Those are the 3 original channels that were manually panned towards the speakers.
Yes and no. The audio on subsequent mag prints is a copy of the nitrate source material, yes, but it’s a premixed version of those optical tracks, which, by themselves, had no panning information hard baked into them whatsoever. So, what you’re hearing on stereo mag prints is not a 1:1 transfer of how the audio was printed on the nitrate optical tracks, but a faithful reproduction of how they were presented in roadshow runnings of Fantasia, sans “back house” surround effects.
Just to be clear, those 3 channels are not L, C and R. They are 3 discrete arbitrary sound channels.
The mix would direct them to whatever speaker combination was desired.
Again, this was only true of the first generation nitrate optical tracks, which had no specific house “horn” assigned to them and could be manually (and later automatically) panned to any given speaker over the course of the program. But on the magnetic 35mm prints of the film, you can safely refer to the individual channels of audio as L, C, and R because, when Disney and RCA conducted the wide-band phone line transfer to save the nitrate print in 1955, they also used the only remaining Fantasound reproducer to do it, which allowed them to preserve the original dynamic range and effectively steer each optical audio track to the left, center, or right of the front stereo field as they were intended to be presented. Thus, successfully generating a final left, centre, and right channel for the 35mm stereo reissues. This is the very same mix you can hear today on the stereophonic LPs, reel-to-reel tapes and cassettes, CDs, VHSs, LaserDiscs, and the 2000 DVD release.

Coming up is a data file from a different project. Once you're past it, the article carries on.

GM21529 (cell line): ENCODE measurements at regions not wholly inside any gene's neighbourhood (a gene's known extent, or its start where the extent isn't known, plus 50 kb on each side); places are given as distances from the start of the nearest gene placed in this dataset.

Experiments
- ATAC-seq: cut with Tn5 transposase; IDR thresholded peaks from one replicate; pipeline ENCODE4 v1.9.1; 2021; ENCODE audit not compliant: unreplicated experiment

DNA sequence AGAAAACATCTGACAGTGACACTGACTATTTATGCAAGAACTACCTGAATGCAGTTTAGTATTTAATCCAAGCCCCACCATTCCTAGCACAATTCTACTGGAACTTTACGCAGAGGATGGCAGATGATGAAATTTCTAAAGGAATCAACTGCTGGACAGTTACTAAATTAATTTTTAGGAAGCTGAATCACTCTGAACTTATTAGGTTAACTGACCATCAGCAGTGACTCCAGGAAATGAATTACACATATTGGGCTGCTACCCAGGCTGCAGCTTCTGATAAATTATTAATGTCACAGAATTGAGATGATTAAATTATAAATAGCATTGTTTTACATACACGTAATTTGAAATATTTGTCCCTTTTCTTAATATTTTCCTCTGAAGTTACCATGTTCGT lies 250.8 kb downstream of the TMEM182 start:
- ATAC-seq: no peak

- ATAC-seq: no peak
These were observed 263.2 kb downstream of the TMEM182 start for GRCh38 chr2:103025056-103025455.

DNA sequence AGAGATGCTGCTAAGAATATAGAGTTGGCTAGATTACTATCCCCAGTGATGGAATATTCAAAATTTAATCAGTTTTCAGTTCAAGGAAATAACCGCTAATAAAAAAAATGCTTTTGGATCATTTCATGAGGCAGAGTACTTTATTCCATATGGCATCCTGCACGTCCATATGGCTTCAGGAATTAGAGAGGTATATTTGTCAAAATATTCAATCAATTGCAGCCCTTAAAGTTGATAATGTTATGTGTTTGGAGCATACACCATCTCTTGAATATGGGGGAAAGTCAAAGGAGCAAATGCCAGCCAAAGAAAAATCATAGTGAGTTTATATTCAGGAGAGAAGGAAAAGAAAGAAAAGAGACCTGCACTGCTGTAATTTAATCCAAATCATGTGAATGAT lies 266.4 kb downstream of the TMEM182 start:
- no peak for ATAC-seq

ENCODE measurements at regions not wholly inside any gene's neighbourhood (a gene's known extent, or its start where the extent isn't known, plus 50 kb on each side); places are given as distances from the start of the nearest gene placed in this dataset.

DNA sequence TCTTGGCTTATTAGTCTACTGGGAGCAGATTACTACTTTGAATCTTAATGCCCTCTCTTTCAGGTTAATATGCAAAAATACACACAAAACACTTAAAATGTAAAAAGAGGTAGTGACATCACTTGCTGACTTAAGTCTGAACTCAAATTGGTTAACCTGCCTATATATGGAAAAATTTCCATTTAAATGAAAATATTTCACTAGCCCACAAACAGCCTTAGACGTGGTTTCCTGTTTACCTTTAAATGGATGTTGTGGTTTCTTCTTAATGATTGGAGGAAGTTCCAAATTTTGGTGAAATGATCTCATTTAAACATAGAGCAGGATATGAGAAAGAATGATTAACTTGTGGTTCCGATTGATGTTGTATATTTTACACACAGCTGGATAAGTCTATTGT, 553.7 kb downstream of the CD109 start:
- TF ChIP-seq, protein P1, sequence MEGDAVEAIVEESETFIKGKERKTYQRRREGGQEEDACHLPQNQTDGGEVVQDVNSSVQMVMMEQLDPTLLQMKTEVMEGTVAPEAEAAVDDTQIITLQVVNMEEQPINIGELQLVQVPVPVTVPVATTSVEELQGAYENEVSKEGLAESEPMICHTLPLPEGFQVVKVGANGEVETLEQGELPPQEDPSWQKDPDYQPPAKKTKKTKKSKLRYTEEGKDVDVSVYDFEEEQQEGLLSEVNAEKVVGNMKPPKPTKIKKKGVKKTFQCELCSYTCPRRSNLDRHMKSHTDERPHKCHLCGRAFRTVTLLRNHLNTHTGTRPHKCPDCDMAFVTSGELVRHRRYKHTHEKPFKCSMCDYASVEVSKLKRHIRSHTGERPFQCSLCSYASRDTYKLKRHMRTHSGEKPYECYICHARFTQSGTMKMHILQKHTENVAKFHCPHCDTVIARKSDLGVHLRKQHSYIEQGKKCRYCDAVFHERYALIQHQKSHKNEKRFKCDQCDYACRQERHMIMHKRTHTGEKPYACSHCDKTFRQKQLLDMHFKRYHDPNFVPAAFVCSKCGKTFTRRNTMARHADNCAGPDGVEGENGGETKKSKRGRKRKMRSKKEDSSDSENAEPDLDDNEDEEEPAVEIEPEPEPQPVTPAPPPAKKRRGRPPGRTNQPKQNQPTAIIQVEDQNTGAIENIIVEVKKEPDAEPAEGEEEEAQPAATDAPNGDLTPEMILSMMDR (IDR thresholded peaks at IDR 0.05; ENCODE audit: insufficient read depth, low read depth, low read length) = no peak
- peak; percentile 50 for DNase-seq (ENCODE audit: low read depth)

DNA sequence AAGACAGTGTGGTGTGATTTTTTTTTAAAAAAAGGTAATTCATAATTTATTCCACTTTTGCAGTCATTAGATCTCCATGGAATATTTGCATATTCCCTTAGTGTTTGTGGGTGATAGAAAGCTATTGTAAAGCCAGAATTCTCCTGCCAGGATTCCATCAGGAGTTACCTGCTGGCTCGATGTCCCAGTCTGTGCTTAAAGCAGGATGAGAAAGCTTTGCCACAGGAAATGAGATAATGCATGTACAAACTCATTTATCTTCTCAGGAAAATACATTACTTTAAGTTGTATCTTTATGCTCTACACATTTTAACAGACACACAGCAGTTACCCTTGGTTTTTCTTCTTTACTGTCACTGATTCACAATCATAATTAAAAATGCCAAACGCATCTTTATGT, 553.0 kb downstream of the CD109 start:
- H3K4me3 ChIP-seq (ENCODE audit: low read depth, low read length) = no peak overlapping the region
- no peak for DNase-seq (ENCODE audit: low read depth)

So, yes, they were just unassigned “arbitrary” optical tracks on the original nitrate release prints, but discrete and correctly labeled left, centre, and right channels on mag prints because of how that surviving nitrate audio was mixed, transferred, and preserved on magnetic tape in later years. Therefore, there is no need to recreate the panning effects heard in the front of the sound stage; Disney did that before the 1956 reissue. The only effects missing now would be the aforementioned “back house” surround effects which, as you’ve also mentioned, would essentially mirror “front left” to “surround right”, and vice versa, as the film plays.